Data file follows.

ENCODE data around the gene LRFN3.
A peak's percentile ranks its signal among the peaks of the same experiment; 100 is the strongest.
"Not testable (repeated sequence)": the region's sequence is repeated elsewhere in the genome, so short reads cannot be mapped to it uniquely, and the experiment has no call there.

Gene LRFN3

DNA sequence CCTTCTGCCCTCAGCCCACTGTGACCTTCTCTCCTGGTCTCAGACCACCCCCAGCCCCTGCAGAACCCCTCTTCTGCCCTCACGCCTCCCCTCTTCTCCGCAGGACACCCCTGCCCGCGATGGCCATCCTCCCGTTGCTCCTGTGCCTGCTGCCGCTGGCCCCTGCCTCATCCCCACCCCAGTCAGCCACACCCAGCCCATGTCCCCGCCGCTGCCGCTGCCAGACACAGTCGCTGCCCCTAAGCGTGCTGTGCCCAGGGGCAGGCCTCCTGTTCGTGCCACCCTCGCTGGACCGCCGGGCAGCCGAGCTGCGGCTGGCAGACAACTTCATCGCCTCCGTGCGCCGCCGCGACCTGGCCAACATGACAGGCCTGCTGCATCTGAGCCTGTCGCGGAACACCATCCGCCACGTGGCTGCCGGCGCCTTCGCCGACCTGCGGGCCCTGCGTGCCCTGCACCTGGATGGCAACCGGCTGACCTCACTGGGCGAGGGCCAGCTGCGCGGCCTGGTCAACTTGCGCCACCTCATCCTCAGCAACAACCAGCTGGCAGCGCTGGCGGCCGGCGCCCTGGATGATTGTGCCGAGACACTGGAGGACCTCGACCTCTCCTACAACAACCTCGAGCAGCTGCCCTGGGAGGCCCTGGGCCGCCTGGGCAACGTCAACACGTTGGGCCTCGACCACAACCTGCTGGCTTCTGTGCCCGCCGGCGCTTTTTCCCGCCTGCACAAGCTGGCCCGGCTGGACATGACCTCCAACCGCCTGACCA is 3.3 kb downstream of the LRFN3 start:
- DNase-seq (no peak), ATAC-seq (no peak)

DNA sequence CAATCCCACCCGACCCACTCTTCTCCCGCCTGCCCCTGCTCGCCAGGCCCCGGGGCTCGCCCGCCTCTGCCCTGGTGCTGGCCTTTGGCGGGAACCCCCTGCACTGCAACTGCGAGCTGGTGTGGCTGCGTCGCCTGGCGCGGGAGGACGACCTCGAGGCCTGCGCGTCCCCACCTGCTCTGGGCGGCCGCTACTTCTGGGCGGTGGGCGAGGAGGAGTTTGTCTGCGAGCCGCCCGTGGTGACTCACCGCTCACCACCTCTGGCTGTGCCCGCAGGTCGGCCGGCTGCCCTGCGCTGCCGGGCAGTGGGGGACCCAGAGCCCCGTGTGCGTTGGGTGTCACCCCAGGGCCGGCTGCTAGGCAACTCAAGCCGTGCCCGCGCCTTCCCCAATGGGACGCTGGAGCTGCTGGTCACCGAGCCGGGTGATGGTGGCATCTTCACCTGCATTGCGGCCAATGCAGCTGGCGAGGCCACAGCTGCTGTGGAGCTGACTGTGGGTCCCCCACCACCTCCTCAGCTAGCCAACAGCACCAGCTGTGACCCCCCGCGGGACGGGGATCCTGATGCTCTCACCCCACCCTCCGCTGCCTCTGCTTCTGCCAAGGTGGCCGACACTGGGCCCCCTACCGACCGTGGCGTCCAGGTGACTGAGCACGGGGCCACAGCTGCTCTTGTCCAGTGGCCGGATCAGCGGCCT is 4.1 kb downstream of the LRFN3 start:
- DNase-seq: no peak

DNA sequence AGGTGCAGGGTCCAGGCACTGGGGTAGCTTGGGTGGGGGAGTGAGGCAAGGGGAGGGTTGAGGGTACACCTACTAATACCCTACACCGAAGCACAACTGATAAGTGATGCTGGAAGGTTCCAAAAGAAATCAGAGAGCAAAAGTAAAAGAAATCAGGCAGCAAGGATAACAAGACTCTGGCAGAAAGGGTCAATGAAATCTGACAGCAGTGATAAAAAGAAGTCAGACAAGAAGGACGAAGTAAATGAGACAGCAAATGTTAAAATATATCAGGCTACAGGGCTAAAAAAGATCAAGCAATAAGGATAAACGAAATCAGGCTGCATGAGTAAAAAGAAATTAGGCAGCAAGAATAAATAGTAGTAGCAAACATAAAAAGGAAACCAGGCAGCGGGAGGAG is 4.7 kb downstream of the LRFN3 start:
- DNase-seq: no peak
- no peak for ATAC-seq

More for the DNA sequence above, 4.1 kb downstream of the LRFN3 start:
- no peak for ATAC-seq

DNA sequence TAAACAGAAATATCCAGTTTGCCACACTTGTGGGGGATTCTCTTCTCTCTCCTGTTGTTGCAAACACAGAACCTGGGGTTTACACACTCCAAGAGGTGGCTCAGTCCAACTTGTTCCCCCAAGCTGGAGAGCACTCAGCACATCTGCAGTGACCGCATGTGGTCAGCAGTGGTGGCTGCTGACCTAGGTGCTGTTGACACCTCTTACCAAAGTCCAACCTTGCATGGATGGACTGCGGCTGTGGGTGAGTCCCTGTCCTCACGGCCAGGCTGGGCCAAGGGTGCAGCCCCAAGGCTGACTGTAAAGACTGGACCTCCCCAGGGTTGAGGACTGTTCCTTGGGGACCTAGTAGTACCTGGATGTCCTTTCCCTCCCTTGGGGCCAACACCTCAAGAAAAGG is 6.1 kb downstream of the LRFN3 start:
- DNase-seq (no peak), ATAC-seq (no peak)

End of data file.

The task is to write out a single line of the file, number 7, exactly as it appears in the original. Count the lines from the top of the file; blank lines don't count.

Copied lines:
DNA sequence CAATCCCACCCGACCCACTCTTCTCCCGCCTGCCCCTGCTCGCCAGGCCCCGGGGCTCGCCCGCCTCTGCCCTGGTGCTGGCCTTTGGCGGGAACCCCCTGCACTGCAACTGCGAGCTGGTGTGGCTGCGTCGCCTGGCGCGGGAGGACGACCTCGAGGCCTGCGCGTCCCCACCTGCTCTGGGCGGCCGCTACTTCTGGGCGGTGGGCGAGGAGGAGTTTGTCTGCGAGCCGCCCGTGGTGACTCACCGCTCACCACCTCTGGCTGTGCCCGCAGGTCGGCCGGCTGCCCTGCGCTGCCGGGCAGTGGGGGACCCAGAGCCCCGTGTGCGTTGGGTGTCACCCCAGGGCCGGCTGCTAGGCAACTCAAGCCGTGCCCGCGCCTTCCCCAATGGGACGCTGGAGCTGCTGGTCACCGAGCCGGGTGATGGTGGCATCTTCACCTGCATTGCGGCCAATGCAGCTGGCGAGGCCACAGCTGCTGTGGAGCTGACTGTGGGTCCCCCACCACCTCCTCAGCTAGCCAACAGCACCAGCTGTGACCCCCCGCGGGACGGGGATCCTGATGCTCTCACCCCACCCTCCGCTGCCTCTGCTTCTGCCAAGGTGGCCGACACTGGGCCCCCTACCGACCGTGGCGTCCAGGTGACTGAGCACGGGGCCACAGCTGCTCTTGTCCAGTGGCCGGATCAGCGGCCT is 4.1 kb downstream of the LRFN3 start: